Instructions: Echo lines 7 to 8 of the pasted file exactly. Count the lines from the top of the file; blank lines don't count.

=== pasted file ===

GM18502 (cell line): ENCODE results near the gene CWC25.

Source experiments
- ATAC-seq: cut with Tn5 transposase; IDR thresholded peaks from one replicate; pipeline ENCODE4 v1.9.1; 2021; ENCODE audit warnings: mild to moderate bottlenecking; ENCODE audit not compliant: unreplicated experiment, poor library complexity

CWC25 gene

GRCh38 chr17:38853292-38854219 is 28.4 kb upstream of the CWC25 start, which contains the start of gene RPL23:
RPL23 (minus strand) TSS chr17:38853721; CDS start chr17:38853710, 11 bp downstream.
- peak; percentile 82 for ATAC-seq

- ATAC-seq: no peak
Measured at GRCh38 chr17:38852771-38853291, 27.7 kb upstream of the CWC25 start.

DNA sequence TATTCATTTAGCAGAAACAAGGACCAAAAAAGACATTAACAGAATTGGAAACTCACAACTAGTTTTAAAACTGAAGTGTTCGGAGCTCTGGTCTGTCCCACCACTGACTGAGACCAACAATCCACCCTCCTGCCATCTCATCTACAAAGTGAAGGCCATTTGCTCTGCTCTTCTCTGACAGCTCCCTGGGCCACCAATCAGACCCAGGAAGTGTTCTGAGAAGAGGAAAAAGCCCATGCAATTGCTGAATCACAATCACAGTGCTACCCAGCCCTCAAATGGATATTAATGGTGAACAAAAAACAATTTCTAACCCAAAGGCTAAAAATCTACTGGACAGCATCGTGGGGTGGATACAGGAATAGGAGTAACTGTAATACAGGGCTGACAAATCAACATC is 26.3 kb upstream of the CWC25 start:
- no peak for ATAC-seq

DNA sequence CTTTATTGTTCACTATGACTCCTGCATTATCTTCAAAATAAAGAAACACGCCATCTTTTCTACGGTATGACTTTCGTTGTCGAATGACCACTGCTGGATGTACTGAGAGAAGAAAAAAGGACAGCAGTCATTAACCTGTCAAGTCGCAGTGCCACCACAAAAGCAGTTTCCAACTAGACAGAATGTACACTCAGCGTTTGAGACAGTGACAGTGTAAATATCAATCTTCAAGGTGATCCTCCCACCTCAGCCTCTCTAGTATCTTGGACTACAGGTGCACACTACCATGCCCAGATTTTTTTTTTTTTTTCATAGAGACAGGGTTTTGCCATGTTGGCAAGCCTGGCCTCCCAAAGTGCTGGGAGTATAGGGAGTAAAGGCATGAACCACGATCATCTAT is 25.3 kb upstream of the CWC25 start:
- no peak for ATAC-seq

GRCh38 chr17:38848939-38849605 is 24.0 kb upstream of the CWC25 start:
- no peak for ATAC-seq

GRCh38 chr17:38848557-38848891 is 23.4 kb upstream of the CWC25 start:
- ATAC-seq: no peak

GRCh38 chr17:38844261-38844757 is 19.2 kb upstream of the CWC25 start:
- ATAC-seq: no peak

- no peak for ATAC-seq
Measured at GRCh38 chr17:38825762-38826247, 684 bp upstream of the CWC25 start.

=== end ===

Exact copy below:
- peak; percentile 82 for ATAC-seq

- ATAC-seq: no peak